Lots of questions about menstrual tracking or cycle tracking apps popped up after the U.S. Supreme Court struck down the constitutional right to an abortion in June 2022. Questions like: are these apps secure? Could data tracked in these apps be used to criminalize people who seek abortion care? Should people be concerned about using cycle tracking apps? Dr. Jenna Nobles joined the Women’s Healthcast to talk about why people may be interested in using cycle tracking apps, how they work, common concerns around data security and safety, and how to evaluate whether using a cycle tracking app is the right choice for you.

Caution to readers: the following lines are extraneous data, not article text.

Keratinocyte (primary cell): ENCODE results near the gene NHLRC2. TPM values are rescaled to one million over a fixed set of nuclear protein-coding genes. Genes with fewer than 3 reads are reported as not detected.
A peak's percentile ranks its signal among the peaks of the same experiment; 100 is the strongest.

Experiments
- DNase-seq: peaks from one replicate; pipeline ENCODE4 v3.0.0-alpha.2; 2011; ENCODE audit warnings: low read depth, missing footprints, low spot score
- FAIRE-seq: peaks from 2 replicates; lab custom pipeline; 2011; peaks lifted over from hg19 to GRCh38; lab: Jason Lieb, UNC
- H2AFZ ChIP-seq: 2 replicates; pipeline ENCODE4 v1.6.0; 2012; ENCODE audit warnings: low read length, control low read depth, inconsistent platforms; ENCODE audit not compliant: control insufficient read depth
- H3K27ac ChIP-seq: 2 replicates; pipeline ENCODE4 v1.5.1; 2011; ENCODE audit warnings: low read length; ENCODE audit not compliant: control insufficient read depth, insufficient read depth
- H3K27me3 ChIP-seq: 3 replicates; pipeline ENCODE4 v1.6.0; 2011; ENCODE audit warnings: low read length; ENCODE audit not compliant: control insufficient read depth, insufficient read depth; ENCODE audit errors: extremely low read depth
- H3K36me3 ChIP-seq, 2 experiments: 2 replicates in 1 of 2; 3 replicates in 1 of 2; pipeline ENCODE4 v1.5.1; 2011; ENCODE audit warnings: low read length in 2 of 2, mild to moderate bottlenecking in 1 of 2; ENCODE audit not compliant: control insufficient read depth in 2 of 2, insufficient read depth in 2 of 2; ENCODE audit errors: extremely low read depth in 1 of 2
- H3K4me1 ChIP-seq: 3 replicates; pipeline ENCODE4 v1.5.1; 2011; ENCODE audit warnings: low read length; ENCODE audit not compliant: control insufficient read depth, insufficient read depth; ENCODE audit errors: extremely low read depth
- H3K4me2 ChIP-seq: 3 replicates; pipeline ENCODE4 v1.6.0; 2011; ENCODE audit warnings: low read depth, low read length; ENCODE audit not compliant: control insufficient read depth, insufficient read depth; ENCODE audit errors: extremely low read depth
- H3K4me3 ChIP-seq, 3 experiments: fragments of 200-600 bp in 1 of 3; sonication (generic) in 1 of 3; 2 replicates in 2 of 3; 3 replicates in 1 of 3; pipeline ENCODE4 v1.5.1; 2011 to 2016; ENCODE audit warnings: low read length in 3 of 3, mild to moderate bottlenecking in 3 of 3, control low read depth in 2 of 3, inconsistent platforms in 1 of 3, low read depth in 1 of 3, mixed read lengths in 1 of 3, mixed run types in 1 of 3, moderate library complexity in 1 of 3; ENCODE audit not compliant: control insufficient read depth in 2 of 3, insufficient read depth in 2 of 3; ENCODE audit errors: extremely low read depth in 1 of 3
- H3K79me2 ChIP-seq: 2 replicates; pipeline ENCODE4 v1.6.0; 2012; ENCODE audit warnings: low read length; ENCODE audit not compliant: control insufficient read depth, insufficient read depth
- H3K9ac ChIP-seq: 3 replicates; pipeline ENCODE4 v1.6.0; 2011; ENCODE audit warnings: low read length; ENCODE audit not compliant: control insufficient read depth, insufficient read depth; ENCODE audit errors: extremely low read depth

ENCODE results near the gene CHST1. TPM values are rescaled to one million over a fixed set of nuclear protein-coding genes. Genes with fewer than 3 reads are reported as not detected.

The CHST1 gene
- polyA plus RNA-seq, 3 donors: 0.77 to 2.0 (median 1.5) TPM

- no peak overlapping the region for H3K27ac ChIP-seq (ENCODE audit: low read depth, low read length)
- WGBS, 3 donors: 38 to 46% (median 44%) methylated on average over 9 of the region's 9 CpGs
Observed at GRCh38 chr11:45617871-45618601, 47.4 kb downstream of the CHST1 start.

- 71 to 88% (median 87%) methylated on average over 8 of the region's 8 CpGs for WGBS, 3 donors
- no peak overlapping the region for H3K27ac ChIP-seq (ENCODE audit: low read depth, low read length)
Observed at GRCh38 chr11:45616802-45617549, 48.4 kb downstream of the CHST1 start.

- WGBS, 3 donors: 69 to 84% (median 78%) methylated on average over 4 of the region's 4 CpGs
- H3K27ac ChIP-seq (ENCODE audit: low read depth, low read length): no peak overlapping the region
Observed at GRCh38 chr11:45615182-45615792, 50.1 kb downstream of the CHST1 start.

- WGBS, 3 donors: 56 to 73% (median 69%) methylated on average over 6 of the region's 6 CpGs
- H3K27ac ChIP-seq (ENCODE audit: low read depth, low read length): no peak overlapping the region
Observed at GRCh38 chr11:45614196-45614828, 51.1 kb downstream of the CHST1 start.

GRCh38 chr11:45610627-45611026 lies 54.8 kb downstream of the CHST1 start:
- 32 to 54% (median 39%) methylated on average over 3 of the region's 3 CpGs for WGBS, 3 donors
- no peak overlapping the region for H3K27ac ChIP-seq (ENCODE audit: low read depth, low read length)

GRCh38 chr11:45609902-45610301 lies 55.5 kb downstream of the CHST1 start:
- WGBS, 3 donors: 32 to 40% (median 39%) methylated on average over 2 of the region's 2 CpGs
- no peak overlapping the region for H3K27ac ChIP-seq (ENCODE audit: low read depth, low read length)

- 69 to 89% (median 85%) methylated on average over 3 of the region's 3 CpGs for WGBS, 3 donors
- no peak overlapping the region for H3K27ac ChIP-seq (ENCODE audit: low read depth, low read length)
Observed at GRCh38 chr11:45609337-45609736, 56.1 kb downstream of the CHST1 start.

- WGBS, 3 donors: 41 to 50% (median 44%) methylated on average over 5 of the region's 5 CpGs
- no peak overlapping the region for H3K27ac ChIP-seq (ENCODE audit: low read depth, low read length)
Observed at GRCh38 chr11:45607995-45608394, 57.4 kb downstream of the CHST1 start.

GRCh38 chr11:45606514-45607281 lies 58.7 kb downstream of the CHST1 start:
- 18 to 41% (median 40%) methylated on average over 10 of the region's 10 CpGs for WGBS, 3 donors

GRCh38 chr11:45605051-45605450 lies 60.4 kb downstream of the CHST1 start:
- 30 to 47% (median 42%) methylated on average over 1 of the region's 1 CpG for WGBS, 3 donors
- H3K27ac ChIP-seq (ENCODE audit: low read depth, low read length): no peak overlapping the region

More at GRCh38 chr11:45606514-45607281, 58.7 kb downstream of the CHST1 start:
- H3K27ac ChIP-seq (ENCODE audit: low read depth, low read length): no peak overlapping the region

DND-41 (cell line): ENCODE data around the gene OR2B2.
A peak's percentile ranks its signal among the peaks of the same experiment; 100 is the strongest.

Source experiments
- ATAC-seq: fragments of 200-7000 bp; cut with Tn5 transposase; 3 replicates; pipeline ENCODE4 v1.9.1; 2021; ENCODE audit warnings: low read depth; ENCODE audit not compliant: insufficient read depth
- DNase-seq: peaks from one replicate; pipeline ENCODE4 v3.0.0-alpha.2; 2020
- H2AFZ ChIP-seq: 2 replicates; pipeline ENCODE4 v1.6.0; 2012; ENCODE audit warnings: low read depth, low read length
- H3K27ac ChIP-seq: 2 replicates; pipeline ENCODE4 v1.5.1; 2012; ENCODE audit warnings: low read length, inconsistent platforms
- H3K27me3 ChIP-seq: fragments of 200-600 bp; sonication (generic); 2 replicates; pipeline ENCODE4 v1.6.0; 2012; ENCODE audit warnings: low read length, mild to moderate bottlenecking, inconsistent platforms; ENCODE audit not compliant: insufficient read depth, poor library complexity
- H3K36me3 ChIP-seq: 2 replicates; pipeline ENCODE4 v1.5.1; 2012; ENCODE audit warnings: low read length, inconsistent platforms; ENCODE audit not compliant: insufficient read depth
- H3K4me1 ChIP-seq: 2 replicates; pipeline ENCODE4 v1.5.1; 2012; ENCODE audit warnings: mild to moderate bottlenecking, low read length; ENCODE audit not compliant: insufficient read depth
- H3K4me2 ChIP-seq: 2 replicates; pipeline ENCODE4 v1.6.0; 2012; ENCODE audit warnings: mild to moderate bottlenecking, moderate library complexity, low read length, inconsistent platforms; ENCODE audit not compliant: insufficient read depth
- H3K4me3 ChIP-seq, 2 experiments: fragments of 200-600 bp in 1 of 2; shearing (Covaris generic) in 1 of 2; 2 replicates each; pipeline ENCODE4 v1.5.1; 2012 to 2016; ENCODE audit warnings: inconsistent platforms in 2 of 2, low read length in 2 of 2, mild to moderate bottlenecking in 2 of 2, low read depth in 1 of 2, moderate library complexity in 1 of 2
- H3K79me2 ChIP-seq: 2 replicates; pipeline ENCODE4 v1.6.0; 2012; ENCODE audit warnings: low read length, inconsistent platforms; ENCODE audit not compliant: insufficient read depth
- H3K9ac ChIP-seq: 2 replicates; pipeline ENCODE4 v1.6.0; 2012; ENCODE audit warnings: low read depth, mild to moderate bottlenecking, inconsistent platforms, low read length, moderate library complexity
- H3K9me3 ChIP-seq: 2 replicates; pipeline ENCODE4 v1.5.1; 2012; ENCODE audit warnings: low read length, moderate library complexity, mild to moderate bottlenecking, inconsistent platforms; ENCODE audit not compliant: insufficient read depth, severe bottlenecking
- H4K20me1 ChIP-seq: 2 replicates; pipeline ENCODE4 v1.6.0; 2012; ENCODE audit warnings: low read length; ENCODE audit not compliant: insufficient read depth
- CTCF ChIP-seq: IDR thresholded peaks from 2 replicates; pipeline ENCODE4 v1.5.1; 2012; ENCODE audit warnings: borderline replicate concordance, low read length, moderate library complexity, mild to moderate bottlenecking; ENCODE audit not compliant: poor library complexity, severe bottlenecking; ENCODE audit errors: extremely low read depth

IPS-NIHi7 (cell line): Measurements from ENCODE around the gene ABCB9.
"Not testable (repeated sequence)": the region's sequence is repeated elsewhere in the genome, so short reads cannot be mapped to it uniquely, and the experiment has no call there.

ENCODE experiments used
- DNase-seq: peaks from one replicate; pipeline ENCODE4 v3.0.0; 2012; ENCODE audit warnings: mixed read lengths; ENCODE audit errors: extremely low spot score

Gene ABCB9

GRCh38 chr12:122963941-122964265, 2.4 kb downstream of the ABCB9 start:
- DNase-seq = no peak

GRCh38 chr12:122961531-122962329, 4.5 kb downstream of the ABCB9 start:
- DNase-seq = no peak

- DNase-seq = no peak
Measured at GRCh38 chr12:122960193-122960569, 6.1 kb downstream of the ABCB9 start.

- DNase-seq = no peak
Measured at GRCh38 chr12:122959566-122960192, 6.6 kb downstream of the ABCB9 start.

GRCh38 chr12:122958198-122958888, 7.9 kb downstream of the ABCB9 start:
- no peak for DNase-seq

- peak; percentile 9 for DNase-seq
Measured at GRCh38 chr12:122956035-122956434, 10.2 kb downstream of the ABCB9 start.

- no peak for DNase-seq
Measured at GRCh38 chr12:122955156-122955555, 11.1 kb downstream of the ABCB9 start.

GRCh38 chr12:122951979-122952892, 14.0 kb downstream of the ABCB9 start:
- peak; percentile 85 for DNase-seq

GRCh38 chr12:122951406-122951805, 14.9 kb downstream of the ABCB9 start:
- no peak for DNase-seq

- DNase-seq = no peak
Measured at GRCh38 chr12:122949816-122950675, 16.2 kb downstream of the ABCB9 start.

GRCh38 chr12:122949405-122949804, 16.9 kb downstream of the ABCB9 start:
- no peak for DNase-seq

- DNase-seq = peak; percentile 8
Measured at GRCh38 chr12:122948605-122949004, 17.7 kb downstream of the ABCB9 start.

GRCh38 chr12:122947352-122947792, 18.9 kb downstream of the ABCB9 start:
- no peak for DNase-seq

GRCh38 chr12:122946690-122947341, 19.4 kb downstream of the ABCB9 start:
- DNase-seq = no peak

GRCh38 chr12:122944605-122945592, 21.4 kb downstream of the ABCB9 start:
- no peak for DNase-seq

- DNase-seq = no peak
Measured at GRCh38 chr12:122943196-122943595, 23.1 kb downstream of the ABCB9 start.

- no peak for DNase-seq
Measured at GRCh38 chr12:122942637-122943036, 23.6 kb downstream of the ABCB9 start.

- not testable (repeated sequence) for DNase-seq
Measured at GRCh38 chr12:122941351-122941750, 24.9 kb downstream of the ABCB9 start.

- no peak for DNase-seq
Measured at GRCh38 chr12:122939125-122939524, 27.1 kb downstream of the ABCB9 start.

Jenna Nobles, CDE Director and Professor in Sociology, spoke with the University of Wisconsin-Madison’s magazine, On Wisconsin, about her work with and the National Institutes of Health. Together, they analyzed anonymized data on 1.6 million menstrual cycles provided by more than 267,000 adults to a cycle-tracking app. Some women have irregular menstrual cycles that could keep them from learning they’re pregnant until it’s too late to access an abortion even in places where it’s still available.